One of the best things about blogging is learning from others and discovering new blogs. It’s interesting and an education to converse about a subject with people from different professions and areas of study, and still understand what each other means. In other words, it’s a good reminder as to how small the world is and how much we are all intertwined.

I hope that you’ll find reason to return to Preservation in Pink, whether because you love preservation, community discussions, flamingos, roadside America, coffee, history, historic architecture, transportation, or anything that connects to/from preservation.

Check back later today for new posts.

Grandma’s Pyrex Mixing Bowls

Think of one small object in your house to which you are emotionally attached, something that you love for some intangible reason, something that would seem not valuable and ordinary to most any one else. Can you identify and describe why that object is important to you? Why did you save it in the first place, and what keeps you from tossing it with the next yard sale or round of spring cleaning? If you are like me, you have many objects that fall into that category.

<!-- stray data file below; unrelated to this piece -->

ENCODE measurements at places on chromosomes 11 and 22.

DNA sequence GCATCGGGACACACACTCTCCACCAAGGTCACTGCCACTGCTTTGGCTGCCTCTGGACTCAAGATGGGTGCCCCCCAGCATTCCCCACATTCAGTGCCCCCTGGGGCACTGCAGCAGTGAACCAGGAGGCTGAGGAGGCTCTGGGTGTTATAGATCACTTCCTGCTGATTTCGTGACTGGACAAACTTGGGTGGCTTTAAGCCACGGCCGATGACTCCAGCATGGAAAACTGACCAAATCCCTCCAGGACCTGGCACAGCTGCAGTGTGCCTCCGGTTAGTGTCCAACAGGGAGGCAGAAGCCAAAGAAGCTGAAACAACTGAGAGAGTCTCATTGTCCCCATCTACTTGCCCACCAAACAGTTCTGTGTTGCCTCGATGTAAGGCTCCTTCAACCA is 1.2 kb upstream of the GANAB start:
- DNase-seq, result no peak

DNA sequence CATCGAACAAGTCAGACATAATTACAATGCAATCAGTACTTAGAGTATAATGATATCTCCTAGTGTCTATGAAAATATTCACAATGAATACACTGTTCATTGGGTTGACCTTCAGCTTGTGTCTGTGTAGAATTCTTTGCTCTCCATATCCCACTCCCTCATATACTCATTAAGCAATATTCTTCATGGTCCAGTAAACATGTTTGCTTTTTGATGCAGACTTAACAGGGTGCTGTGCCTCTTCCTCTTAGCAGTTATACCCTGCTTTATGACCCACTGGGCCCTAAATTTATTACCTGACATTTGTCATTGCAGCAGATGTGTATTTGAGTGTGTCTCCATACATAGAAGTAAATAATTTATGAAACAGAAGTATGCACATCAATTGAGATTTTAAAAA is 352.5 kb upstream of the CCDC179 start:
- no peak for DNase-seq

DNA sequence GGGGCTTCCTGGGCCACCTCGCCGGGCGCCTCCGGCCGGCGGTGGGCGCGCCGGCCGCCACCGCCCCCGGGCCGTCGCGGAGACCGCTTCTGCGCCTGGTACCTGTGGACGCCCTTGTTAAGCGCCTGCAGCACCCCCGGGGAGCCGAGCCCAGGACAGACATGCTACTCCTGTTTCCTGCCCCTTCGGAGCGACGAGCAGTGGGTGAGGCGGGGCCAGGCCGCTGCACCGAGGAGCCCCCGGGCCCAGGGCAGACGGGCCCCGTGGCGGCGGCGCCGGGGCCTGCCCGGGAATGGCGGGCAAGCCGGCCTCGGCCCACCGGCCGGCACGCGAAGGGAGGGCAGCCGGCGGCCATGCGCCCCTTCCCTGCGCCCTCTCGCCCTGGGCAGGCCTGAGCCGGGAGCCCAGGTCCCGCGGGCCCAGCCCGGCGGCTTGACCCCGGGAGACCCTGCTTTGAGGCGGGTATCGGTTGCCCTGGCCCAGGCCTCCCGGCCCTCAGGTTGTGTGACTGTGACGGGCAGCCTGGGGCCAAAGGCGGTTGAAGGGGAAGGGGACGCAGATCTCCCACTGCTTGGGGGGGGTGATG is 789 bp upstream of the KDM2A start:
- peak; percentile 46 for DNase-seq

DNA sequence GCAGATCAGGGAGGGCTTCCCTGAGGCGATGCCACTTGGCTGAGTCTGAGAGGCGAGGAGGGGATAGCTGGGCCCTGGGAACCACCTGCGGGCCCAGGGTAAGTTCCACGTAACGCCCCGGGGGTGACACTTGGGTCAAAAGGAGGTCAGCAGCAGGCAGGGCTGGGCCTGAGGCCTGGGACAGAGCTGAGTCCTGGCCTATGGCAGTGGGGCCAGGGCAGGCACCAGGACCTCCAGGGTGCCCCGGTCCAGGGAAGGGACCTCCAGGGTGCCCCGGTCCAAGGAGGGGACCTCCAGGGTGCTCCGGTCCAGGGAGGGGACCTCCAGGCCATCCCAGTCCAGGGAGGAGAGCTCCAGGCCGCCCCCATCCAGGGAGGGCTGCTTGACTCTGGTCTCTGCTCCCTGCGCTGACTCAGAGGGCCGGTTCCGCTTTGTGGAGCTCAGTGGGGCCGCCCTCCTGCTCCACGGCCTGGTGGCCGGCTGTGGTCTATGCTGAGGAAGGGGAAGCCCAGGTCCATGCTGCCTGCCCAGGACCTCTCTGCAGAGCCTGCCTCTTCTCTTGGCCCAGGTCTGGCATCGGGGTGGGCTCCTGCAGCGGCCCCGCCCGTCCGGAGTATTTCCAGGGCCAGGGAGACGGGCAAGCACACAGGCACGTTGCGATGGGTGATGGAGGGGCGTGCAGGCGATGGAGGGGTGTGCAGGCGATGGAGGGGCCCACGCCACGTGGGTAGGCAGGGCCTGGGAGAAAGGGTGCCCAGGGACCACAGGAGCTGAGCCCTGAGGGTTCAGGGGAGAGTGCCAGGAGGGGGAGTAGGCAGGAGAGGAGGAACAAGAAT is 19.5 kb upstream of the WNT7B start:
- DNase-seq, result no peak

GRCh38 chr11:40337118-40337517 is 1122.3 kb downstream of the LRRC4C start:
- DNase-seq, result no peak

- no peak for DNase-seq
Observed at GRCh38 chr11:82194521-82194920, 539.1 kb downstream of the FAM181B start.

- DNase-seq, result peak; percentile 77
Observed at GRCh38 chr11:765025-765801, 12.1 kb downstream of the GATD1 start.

I’m not a packrat. I don’t like clutter or a messy house and I have periodic cleaning, recycling, give-away episodes; but, I’ll just say it: I like my stuff. Of course, by “stuff” I refer to sentimental objects, furniture hand-me-downs from family members, picture frames, books, blankets, dinnerware. I could never be someone who lives in a minimalist or tiny house with barely any belongings to her name. These objects – this stuff – holds memories and plays a role in making a house a home. I’m a sentimental fool when it comes to random objects, particularly those given to me by grandparents.